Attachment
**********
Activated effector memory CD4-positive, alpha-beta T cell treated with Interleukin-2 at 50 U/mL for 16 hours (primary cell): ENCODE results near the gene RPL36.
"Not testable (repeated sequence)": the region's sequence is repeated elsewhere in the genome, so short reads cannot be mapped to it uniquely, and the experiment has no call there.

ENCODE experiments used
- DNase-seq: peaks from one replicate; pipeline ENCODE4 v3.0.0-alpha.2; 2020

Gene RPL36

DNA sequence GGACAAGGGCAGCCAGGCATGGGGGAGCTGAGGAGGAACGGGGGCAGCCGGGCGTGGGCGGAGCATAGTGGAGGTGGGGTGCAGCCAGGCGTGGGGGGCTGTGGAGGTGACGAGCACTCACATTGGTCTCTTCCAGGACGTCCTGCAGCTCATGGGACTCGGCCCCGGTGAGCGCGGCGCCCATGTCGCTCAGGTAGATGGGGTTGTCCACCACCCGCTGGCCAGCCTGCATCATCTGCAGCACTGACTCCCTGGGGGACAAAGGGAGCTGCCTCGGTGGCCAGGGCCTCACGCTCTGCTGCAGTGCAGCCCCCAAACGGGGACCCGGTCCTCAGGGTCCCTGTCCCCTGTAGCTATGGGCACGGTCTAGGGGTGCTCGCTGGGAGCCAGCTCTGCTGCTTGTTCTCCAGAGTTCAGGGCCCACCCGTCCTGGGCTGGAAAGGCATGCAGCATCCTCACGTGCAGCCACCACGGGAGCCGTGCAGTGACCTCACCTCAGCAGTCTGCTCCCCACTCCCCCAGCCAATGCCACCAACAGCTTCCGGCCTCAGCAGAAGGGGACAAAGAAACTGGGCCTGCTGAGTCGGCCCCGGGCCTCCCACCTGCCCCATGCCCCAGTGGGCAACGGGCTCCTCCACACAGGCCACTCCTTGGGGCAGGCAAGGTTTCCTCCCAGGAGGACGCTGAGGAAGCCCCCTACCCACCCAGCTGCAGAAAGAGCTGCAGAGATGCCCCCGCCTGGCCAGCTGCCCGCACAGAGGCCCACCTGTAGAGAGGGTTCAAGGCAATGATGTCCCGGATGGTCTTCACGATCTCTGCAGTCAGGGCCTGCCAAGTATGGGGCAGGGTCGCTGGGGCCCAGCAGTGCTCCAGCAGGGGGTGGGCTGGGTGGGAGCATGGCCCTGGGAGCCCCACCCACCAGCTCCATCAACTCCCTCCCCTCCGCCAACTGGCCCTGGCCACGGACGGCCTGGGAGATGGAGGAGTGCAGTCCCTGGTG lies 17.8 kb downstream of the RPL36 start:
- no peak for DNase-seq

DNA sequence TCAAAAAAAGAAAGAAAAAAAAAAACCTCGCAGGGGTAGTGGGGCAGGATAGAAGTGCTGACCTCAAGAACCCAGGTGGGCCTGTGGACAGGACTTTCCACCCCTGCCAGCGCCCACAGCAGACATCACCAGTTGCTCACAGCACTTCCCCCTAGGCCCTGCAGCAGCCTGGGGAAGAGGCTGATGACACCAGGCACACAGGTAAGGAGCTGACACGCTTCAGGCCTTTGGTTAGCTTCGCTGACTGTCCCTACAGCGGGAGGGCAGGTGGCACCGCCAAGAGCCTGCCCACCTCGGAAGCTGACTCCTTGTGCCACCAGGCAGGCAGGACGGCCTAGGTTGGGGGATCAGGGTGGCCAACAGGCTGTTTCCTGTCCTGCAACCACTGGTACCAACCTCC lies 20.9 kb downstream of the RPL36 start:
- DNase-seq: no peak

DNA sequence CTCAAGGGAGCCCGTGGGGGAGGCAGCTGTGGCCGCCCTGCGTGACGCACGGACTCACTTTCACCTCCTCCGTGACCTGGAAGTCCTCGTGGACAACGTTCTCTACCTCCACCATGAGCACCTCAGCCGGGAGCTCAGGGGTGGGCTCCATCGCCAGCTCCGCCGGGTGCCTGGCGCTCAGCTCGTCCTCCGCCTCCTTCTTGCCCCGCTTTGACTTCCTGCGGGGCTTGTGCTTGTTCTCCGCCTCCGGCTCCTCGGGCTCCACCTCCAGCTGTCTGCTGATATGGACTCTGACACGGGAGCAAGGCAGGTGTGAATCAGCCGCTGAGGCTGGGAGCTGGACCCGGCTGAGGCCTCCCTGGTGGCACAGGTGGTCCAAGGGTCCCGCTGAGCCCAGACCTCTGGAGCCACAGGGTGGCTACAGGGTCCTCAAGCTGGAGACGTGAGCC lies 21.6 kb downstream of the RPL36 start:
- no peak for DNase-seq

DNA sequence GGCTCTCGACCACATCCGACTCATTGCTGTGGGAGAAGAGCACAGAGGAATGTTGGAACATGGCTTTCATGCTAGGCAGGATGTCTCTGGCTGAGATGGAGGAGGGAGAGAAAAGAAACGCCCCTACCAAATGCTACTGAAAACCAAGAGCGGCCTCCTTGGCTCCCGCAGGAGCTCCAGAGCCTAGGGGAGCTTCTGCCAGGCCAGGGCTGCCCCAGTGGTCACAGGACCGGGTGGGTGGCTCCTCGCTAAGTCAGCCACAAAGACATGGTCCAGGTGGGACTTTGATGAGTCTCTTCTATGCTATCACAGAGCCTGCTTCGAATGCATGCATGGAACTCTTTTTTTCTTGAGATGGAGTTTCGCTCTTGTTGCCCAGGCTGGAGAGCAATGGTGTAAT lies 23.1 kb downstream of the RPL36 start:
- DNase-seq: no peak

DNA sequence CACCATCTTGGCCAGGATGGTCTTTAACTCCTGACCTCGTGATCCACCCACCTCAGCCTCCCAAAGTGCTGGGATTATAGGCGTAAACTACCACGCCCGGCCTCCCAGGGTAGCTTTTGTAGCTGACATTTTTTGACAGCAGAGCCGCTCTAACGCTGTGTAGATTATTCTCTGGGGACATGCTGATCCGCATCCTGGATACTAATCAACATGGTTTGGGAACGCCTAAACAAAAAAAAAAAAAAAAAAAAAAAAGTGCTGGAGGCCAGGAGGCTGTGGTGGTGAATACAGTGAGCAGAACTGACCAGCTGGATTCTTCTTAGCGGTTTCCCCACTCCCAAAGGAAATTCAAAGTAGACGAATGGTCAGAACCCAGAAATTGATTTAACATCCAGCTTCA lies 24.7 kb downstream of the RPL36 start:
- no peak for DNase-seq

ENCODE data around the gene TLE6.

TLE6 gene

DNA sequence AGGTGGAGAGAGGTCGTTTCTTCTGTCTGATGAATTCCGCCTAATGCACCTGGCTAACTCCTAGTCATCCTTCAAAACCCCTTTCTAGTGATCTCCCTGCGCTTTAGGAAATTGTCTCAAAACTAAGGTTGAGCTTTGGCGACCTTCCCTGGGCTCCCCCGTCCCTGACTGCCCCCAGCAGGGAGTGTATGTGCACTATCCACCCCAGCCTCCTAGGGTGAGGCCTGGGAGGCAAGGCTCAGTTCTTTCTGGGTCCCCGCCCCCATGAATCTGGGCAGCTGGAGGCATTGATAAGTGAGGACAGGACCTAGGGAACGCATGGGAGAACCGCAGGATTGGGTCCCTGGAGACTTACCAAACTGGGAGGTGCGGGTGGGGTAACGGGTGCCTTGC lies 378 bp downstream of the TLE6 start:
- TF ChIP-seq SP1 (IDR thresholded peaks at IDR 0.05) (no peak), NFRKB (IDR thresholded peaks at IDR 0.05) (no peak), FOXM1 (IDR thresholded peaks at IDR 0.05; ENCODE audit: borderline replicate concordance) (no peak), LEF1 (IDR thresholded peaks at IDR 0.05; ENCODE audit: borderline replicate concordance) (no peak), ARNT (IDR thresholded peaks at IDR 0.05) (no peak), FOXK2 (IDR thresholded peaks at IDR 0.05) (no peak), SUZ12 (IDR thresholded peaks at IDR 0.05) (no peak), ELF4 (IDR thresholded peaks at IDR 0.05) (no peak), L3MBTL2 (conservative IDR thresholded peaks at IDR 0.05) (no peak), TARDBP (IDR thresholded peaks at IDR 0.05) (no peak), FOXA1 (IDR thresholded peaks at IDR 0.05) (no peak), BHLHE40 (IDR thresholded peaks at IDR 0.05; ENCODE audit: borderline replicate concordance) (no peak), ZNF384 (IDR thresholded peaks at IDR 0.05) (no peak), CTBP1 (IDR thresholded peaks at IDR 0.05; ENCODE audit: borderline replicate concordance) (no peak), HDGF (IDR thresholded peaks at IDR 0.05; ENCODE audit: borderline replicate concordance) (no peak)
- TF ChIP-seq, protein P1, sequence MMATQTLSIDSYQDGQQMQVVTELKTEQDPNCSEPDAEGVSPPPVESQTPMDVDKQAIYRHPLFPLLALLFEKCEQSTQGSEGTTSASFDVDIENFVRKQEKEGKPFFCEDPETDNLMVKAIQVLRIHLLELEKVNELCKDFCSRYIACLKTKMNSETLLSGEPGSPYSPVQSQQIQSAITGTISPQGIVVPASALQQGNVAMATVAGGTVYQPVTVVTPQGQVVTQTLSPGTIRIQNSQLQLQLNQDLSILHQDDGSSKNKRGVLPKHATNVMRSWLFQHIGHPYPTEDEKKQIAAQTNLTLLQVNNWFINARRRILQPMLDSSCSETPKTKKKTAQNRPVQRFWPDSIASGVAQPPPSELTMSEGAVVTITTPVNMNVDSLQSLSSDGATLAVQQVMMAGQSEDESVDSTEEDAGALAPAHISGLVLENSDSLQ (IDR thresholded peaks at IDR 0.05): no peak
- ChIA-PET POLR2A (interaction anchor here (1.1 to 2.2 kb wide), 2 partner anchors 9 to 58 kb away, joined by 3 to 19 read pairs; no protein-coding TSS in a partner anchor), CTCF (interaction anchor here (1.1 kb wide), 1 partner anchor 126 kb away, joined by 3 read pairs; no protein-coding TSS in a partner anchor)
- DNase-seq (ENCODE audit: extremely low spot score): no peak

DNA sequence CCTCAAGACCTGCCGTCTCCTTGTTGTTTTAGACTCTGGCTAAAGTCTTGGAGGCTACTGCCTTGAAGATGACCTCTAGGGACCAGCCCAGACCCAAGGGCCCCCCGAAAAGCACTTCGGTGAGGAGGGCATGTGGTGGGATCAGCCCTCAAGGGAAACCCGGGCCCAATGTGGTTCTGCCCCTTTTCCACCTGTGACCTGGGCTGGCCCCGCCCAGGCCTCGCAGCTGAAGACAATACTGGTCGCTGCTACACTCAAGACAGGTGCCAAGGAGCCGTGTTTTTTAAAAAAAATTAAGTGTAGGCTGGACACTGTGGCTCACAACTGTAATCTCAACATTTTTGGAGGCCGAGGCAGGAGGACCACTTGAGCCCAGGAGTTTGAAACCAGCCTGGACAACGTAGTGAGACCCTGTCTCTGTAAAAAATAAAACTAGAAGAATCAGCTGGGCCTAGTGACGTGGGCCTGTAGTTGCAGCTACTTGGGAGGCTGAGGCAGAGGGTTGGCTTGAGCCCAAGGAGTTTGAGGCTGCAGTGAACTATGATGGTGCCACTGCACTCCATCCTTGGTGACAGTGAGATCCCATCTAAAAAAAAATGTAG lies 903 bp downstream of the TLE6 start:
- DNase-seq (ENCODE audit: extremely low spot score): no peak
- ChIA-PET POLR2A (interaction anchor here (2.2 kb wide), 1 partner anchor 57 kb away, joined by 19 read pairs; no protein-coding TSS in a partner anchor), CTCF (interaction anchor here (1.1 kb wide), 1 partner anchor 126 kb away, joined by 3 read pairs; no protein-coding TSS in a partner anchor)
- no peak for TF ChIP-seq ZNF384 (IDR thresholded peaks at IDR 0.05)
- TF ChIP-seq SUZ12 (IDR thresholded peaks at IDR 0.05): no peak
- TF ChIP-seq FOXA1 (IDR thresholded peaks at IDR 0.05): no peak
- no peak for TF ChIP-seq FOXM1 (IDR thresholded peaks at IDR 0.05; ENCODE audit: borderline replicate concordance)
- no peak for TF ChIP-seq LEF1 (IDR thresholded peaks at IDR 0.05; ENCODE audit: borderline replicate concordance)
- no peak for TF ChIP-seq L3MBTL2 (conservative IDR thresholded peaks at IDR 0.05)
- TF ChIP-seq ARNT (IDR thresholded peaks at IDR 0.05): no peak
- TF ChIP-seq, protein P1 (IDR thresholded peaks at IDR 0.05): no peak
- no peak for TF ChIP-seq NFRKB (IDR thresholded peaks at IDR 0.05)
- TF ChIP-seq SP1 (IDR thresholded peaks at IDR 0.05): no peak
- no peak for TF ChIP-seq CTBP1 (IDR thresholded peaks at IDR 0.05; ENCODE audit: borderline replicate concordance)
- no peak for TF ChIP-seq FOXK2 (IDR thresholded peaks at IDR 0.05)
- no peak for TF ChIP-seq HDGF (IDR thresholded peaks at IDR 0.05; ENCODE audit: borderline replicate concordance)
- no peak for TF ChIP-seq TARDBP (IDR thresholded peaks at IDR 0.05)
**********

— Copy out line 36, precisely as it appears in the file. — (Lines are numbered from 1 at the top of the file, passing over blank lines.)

- no peak for TF ChIP-seq CTBP1 (IDR thresholded peaks at IDR 0.05; ENCODE audit: borderline replicate concordance)